number of seamen who visited the
Port, twice a yc:.r at that period, were
reckless and lawless ; and the native
authorities had much difficulty in keep
ing them under decent control. There
existed no established law and no
iwlice. Pandemonium reigned. Grog
shops were many murders in them
often occurred. Under the then con
dition of things King Kauikeouli re
quested me to draw up a code of laws
for regulating' and licensing dram
shops. I did so and they remained
as the laws of the land for many years
giving revenue to the King and
peace and good order to the commun
ity. I have always been of the opinion,
that an evil which cannot be suppressed
should be controlled and regulated by
law. Your sermon brings to mind the
events of half a century ago.
In l833-3l tht: young King Kauike
ouli was at sword's points with Kinati.
The King felt aggrieved at Kinau's
continued assumption of power and
her refusal to resign to him what he-
considered was his lawful rights as heir
apKirent to the throne. In his anger,
he abolished all tabus and laws. In
surrection against the authority of
kinau and tin chiefs was imminent.
It was about that period that applica
tion was made by Dr. Judd for a lot of
land lor the use ol the Ilethcl.
It was favorably listened .to; but
nothing was done in regard to selecting
and assigning a lot, until I myself visi
ted the King and warmly urged him to
comply with the application referred to.
The King assented thereto, and depu
ted one of his hulumaniis to select a
lot after conferring with Dr. Judd and
From the Ilethcl pulpit, I have heard
delivered many excellent sermons by
eminent preachers among which
were Mr. Wheeler of the Society of
Friends in Fnglaud, and more particu
larly by Rev. Reuben Tinker a man of
line mind and eloquence. During my
many years residence in Honolulu,
1S28 to i8.i and from 1869 to 1878 I
always attended the Ilethcl for die wor
ship of God, and I doubt not with
much benefit to myself.
To yourself, I owe much for your
religious instruction and long friend
ship ; and may God shower upon you
and all the members of your family,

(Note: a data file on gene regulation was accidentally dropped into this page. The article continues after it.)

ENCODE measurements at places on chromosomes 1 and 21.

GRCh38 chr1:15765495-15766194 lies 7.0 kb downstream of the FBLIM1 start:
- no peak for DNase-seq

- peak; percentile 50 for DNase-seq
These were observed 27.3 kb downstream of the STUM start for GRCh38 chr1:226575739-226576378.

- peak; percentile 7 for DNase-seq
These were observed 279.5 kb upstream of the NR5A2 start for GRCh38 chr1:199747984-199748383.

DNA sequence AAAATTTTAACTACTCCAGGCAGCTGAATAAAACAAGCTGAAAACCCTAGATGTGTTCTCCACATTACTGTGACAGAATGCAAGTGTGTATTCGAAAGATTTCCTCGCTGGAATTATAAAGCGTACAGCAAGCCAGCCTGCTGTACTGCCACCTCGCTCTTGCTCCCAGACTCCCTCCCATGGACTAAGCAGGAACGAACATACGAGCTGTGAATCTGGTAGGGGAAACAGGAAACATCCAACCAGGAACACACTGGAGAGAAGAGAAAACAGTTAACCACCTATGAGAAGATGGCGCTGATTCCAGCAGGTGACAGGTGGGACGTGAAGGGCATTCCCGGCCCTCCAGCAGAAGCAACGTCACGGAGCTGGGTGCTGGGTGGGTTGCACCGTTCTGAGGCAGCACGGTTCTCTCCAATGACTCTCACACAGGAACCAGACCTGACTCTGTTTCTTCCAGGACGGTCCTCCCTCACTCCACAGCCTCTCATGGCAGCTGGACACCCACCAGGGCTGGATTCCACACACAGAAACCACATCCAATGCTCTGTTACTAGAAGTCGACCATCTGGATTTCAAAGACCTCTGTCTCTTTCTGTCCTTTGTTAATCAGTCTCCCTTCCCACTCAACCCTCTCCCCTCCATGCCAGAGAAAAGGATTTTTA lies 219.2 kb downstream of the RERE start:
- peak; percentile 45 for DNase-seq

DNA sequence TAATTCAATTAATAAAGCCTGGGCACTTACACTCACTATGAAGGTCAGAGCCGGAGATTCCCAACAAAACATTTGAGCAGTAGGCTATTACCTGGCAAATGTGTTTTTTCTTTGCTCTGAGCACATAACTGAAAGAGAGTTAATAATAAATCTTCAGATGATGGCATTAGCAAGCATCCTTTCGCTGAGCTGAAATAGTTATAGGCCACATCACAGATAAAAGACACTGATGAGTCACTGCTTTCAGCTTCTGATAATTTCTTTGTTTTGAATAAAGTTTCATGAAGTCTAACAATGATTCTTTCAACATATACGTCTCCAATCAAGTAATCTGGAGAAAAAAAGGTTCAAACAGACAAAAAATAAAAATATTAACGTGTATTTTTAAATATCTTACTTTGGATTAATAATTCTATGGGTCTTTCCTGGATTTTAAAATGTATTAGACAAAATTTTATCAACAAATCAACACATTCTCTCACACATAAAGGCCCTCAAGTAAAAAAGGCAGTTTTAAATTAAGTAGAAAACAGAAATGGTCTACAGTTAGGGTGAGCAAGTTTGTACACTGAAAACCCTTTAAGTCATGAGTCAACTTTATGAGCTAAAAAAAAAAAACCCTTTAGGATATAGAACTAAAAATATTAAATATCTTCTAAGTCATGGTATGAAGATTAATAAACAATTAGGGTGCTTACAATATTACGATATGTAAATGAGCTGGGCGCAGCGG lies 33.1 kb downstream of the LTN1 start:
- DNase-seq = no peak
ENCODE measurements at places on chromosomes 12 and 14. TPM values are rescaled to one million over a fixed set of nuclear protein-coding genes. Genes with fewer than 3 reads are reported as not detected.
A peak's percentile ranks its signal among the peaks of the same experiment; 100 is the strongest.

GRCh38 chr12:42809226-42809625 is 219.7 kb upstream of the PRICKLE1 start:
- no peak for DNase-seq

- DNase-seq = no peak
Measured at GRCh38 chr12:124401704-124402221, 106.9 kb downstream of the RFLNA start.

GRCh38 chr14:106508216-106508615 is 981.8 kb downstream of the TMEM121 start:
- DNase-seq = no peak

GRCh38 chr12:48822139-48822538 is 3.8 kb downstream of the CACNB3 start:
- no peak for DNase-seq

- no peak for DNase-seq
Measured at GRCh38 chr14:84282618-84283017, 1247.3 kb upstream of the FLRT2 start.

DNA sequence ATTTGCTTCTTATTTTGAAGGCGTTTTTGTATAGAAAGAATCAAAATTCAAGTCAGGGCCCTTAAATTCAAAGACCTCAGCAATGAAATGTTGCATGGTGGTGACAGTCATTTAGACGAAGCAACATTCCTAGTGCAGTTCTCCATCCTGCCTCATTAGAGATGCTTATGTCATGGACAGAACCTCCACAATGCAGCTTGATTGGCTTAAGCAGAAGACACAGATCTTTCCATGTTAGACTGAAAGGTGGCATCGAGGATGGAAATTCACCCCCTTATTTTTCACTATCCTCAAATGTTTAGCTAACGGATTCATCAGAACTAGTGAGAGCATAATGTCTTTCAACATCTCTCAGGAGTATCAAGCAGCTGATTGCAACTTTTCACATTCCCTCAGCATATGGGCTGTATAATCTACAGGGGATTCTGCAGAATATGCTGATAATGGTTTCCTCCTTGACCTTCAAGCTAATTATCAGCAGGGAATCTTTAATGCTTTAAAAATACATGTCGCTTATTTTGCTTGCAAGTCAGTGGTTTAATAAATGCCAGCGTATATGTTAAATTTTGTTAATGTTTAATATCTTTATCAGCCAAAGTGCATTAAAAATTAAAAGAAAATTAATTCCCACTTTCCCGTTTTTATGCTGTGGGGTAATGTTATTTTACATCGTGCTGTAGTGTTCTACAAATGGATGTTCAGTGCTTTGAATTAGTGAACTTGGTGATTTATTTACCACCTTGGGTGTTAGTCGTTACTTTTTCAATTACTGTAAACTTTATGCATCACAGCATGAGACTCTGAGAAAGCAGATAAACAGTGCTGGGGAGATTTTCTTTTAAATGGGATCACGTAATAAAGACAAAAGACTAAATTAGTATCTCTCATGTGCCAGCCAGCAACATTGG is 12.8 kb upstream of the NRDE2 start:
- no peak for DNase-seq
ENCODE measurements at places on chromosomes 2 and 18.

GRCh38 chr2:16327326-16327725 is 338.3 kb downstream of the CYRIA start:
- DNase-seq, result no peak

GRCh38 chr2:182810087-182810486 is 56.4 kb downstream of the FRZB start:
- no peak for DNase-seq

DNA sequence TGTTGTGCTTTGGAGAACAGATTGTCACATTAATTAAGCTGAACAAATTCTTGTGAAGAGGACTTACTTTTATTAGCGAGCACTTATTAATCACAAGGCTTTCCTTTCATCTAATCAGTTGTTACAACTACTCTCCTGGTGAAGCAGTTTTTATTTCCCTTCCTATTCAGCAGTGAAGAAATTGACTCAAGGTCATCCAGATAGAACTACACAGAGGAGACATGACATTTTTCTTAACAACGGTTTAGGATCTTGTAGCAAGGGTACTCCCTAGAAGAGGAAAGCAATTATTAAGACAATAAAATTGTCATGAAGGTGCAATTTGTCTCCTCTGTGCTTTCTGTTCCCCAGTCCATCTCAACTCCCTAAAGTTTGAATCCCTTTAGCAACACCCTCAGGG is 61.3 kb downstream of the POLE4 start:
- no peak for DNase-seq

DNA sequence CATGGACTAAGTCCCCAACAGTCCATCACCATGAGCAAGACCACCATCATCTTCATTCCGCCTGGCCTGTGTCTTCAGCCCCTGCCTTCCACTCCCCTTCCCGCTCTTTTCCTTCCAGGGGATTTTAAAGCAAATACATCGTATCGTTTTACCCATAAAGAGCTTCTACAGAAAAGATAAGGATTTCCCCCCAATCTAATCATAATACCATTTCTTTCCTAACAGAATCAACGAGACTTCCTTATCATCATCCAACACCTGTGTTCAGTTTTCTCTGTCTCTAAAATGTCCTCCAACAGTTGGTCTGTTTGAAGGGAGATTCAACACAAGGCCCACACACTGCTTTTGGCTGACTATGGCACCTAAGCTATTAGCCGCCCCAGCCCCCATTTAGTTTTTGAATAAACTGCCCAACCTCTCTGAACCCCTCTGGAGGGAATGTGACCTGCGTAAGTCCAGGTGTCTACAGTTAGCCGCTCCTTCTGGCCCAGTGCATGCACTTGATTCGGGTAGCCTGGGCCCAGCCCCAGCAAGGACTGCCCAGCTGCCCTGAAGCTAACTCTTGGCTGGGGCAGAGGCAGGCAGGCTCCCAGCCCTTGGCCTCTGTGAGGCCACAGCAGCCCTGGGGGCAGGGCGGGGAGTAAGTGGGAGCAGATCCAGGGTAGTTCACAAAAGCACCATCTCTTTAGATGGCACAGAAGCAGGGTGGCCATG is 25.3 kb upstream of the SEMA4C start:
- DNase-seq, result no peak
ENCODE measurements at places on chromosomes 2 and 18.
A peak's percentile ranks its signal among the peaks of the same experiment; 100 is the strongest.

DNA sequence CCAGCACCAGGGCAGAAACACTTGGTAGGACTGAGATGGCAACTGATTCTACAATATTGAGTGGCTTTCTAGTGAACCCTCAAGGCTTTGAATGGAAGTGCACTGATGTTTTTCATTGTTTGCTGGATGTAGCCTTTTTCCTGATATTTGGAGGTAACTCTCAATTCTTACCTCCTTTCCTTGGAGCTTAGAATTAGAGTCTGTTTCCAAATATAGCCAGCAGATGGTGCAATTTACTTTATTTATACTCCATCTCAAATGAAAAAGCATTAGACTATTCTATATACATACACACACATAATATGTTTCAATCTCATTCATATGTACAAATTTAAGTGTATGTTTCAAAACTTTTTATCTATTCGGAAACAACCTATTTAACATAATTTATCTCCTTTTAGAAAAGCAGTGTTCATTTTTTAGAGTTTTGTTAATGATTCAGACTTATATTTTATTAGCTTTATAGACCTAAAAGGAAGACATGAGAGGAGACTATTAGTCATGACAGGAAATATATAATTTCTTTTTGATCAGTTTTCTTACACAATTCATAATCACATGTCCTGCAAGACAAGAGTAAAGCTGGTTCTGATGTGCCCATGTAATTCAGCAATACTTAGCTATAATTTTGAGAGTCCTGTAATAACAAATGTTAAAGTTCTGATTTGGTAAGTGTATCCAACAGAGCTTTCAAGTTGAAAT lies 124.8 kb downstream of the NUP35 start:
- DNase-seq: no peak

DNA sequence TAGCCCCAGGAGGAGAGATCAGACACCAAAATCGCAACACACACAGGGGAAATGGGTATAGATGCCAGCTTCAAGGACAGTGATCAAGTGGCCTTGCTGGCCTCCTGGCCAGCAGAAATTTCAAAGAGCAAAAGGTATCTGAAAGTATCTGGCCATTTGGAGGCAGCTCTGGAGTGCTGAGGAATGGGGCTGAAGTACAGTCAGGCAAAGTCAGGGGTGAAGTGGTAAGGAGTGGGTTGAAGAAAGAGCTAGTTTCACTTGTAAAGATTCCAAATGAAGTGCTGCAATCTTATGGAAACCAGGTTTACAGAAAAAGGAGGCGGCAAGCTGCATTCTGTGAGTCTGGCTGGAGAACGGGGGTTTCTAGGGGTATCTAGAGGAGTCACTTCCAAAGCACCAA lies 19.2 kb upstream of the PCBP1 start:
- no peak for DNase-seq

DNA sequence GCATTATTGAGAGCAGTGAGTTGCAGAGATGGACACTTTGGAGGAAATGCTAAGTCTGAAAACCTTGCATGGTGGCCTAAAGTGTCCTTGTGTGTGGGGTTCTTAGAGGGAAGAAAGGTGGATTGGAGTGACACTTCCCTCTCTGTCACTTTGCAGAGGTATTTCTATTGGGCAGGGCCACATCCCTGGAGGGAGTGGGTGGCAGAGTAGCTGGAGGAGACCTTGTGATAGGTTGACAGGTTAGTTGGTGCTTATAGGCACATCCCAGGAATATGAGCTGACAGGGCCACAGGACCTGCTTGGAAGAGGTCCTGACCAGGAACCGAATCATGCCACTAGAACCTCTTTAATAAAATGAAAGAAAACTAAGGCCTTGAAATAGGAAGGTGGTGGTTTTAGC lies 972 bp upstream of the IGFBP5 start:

His best blessings. The Ilethcl has
been so intimately associated wilh my
lile at Honolulu, that 1 have an affec
tion lor it, Hut whatever events shall
occur to "lit-, I shall always preserve
warm regard for you and your family.
Iftnry A. J'lin-f in the J'jioitl far
Rev. Dr. Damon has resigned his
pastorate of the Iletlu;! Church, to take
effect in February, 1 885. This gives
tunc to his people to lie nuking in
quiries for a new iastor. It will be no
easy matter to find one whowillmanage
easily and pleasantly, as the genial
Seamen's Chaplain has done for forty
years, the miscellaneous work that must
ix; done in such a cosmopolitan com
inunity as this. Who can entertain
stinnger so hospitably, and tell such
entertaining stories of old residents and
visitors.? New times may demand new
men as vyell as new measures, but it will
be hard iu find any one who will lalxir
with as great acceptance and success,
as (lie veteran Umstian worker, who
after two score and more of yeathsjwit
111 uie service 01 tue Piaster, asks 10 do
relieved but not retired. -AY-. C M,
in Wtn J.
The recent railroad accident on
Maui, the first since lint introduction
of railroads, seems 10 have k'en due to
some ones thoughtlessness. I'he sad
details of the loss of lile iae awakened
general public sympathy.
thr l'iinoH ltttttlllitrr
I .1111 snniewliti 1fr.1nl that I have
1 hosen .1 rnlher mappropriile heading
for my letters from China For the
present unwilled slate of affairs doe
not iiciiull of my making the excursions